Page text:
But it still seems to me that we should set some parameters, in light of the textual evidence from pre-Qin times. First, I’m sticking to my guns and saying that in cases like 7A45, kind treatment is both (a) a clear implication of the use of 愛 (b) the point that 愛 was meant to emphasize–and emphasize more strongly than the mere feeling of affection (just like “care for” in “my work is to care for people at the nursing home”). The combination of (a) and (b) might not give us sufficient reason to translate the term as “treat kindly,” but it comes pretty close.
My second point is in response to this:
Like you, I work a great deal on texts that use later iterations of classical Chinese. When it comes to pre-Qin terms, I really have to stop myself from relying too much on my usual instincts as a translator. Characters that have had relatively stable meanings over the past two thousand years–like qíng and zhōng–were very fluid in pre-Qin times, as a lot of the experts on the pre-Qin here can attest. So when it comes to pre-Qin texts, we might be probably better off checking our post-Warring States intuitions at the door and stick to the pre-Qin evidence. Sorry if you’ve heard of all of this before!
Well, how the word was used in its cultural/historical context would make a difference in translation I think in choosing between “to care for” and “affection” (as “affection” to my mind feels like there is slightly less emphasis on action).
I’m glad you are sticking to your guns, by the way! This topic is very interesting, isn’t it?
I work for a philosopher at the University of Hiroshima whose research is in aesthetics and he is constantly struggling against Western notions of fine art which he feels are not appropriate to describing the traditional understanding of art in japan. If there is no mind-body duality, for example, art is something everyone does (not something to be objectively viewed. It is always embodied practice) I’ve written about this on my blog in connection to the heirloom jars from Borneo:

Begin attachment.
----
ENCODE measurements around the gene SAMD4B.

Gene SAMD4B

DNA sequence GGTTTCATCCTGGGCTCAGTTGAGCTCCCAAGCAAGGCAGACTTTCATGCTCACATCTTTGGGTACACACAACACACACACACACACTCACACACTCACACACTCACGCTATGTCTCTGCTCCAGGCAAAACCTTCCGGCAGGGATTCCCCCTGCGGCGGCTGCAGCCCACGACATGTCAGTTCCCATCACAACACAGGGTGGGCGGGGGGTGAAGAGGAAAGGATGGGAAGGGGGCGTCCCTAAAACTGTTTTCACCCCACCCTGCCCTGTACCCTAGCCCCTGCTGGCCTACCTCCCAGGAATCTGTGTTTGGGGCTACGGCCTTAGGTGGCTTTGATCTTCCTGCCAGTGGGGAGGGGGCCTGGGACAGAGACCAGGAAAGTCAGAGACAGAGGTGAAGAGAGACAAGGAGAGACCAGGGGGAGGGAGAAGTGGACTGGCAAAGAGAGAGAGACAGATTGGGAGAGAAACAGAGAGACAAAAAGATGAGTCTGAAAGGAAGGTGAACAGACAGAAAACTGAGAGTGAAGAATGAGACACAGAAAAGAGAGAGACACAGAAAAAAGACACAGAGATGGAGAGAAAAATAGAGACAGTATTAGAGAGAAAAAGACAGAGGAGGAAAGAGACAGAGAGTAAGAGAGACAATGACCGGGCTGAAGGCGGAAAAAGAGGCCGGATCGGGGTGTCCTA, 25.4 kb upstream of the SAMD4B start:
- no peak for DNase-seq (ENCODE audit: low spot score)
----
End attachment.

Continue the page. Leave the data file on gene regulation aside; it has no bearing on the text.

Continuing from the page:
Perhaps because of my work for him, I remain very interested in topics like you have brought up (ie, the way cultural context is essential for textual analysis). I could be wrong, but that seems to be a big part of Stephen’s really interesting post as well?
And, I wonder if you think the pre-Qin had a similar understanding of 色, that is, it implies action. I just responded to a comment over at my place and mentioned an article I read about a woman who divorced her husband for “facebook sex”… I don’t know, when does a fantasy become grounds for divorce?? How would you tackle that one, I wonder (and why??)
In any case, I do find myself persuaded to 愛 as “To care for” 🙂
Is there a larger question here generally: what is the difference between the role of love in ancient Chinese thought and ancient Greek thought? Francois Jullien makes the case somewhere (I’ve forgotten which essay) that one of the profound differences in the roots of the two philosophical traditions is the near absence of a sense of love — in either the romantic or caring sense — in Chines thought. (I’ll skip the semantics debate about what we mean by love in any language, but I suspect that’s at least partly relevant.) The comment in the initial post, that it’s hard to think of an instance of love as an essential element of a Chinese philosophical doctrine, struck me as worth addressing directly. Do others agree this is correct?
I thought actually that Justin was trying to make the case for the presence of a sense of love in the caring sense; that might involve interpretation of Confucius’s teachings on a “Care Ethics” model, a la Feminist Ethics, at least in the central role that care plays through the concept of ren 仁, benevolence(?). And certainly we shouldn’t discount the essential role that 愛 plays in the Mohist doctrine of 兼愛”impartial love” (traditional), or better, “inclusive care.” Or perhaps you mean something more?